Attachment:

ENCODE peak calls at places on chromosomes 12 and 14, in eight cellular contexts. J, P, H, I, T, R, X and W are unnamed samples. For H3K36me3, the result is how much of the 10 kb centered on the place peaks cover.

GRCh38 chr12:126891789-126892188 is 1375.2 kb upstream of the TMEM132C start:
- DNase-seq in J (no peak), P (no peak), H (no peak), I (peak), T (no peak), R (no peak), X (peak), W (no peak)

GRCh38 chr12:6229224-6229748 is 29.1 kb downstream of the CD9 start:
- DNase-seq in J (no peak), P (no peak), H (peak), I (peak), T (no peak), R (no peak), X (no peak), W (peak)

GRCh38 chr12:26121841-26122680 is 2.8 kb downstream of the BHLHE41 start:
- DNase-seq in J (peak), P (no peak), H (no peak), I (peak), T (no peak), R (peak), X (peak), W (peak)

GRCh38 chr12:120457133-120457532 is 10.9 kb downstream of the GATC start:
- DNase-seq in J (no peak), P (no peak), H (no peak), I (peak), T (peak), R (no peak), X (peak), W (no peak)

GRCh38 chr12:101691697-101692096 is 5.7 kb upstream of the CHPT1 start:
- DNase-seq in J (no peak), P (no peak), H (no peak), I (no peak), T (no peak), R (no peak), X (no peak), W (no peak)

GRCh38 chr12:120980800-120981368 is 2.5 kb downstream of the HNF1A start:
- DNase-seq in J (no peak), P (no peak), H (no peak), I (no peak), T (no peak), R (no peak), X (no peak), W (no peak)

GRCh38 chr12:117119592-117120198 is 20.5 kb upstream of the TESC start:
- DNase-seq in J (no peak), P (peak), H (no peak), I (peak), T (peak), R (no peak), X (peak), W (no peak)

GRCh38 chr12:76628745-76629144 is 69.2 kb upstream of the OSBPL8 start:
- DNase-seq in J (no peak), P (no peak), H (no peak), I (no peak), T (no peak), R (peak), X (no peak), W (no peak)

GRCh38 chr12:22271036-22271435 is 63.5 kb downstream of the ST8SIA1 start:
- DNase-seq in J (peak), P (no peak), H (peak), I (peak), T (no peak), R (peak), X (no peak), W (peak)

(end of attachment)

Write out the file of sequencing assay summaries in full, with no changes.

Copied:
ENCODE peak calls at places on chromosomes 12 and 14, in eight cellular contexts. J, P, H, I, T, R, X and W are unnamed samples. For H3K36me3, the result is how much of the 10 kb centered on the place peaks cover.

GRCh38 chr12:126891789-126892188 is 1375.2 kb upstream of the TMEM132C start:
- DNase-seq in J (no peak), P (no peak), H (no peak), I (peak), T (no peak), R (no peak), X (peak), W (no peak)

GRCh38 chr12:6229224-6229748 is 29.1 kb downstream of the CD9 start:
- DNase-seq in J (no peak), P (no peak), H (peak), I (peak), T (no peak), R (no peak), X (no peak), W (peak)

GRCh38 chr12:26121841-26122680 is 2.8 kb downstream of the BHLHE41 start:
- DNase-seq in J (peak), P (no peak), H (no peak), I (peak), T (no peak), R (peak), X (peak), W (peak)

GRCh38 chr12:120457133-120457532 is 10.9 kb downstream of the GATC start:
- DNase-seq in J (no peak), P (no peak), H (no peak), I (peak), T (peak), R (no peak), X (peak), W (no peak)

GRCh38 chr12:101691697-101692096 is 5.7 kb upstream of the CHPT1 start:
- DNase-seq in J (no peak), P (no peak), H (no peak), I (no peak), T (no peak), R (no peak), X (no peak), W (no peak)

GRCh38 chr12:120980800-120981368 is 2.5 kb downstream of the HNF1A start:
- DNase-seq in J (no peak), P (no peak), H (no peak), I (no peak), T (no peak), R (no peak), X (no peak), W (no peak)

GRCh38 chr12:117119592-117120198 is 20.5 kb upstream of the TESC start:
- DNase-seq in J (no peak), P (peak), H (no peak), I (peak), T (peak), R (no peak), X (peak), W (no peak)

GRCh38 chr12:76628745-76629144 is 69.2 kb upstream of the OSBPL8 start:
- DNase-seq in J (no peak), P (no peak), H (no peak), I (no peak), T (no peak), R (peak), X (no peak), W (no peak)

GRCh38 chr12:22271036-22271435 is 63.5 kb downstream of the ST8SIA1 start:
- DNase-seq in J (peak), P (no peak), H (peak), I (peak), T (no peak), R (peak), X (no peak), W (peak)